While you were watching the Lost finale, Mike Brown was losing his job.
Multiple sources are reporting that the Cavaliers coach was fired Sunday night.
This was expected after the Cavaliers were ousted from the second round of the playoffs by the Celtics. But while everyone knew it was going to happen, it did not happen fast, Brown got to twist in the wind for a week.
Nine days ago Cavaliers owner Dan Gilbert denied a report that he had already made up his mind about Brown, saying would make a decision in seven to 10 days. But he had a bigger gun to his head — a Sunday night midnight deadline of $4.5 million. According to his contract if Brown was not released within 10 days of the Cavaliers season ending, he would have to be paid his full $4.5 million salary for next year. That deadline was midnight Sunday.
Now Brown is gone. It leaves a couple big questions.
First, what is next for Mike Brown? While the Cavaliers were not happy with him, at least some of the five teams still looking for coaches might have interest in a guy who coached a team to the best record in the East two seasons in a row. He is the kind of defensive-focused coach general managers prefer, he likely will get interviews.
Second, what is next for the Cavaliers? Or, more realistically, who can they hire as coach that will help keep LeBron James in town? Certainly, as any team would do with its biggest star, he would be consulted about anyone hired. But will it have any influence on his decision is hard to say. And right now everything Cleveland does is about getting him to stay. No first-time head coaches need apply here.
With so much focus in recent weeks being on NBA players speaking out on social issues, it’s worth remembering that Kareem Abdul-Jabbar has been one of the most vocal athletes in America on these things for decades. The Hall of Fame and all-time leading scorer in NBA history addressed the Democratic National Convention on Thursday evening, urging voters to vote for Hillary Clinton in November, and opened his remarks by introducing himself as Michael Jordan, because “Donald Trump couldn’t tell the difference.”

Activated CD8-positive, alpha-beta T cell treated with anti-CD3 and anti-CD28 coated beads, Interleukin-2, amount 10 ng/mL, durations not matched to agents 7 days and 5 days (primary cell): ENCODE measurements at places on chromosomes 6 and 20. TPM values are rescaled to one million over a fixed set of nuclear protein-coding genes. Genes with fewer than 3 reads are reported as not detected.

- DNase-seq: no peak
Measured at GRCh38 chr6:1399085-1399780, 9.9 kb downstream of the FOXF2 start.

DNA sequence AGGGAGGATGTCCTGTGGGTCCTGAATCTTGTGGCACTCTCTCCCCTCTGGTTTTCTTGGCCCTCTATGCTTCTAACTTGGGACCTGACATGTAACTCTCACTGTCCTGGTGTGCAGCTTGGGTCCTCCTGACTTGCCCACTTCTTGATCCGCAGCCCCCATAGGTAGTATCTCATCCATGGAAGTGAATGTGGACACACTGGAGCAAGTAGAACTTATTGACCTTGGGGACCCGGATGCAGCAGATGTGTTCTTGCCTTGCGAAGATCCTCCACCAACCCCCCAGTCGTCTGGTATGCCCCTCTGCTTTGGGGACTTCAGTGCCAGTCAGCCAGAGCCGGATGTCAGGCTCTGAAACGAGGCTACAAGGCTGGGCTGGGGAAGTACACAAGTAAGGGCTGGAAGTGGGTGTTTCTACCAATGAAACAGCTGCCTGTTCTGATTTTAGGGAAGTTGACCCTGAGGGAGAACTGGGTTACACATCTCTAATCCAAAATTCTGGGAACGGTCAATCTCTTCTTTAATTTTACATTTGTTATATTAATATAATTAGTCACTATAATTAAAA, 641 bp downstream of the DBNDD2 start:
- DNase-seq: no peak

You can watch the video of his speech below:
In the weeks since Kevin Durant announced he was signing with the Golden State Warriors, we have yet to hear Russell Westbrook speak on his former teammate’s decision. This week, ESPN.com’s Royce Young indicated in a podcast interview that Durant was telling Westbrook and others in the days leading up to his decision that he was coming back to Oklahoma City. He later walked back his report, saying he misspoke. On Thursday, Durant himself told The Vertical‘s Shams Charania that he never said any such thing, or misled Westbrook or anyone else about his intentions.
“It’s false,” Durant told The Vertical on Thursday. “I didn’t say that – words about me telling Russell or Nick that I would stay or leave never came out of my mouth. We met as teammates, but no promises came out of it. In this day and age, I can’t control anything people claim out there. Someone can go out and say something random right now, and people will believe it.
“I never told Russell or Nick [Collison], ‘All right, guys, I’m coming back to the Thunder’ – and then a week later, I decide not to. Never happened. I don’t operate like that. I heard people say that story, but it’s not the truth.”
So that settles that.
CHICAGO (AP) The Chicago Bulls have signed guard Spencer Dinwiddie.
The Bulls acquired Dinwiddie in a trade with Detroit last month and waived him three weeks ago. He spent two years with the Pistons and appeared in 12 games last season, averaging 4.8 points and 13.3 minutes.
The Bulls announced the move Thursday.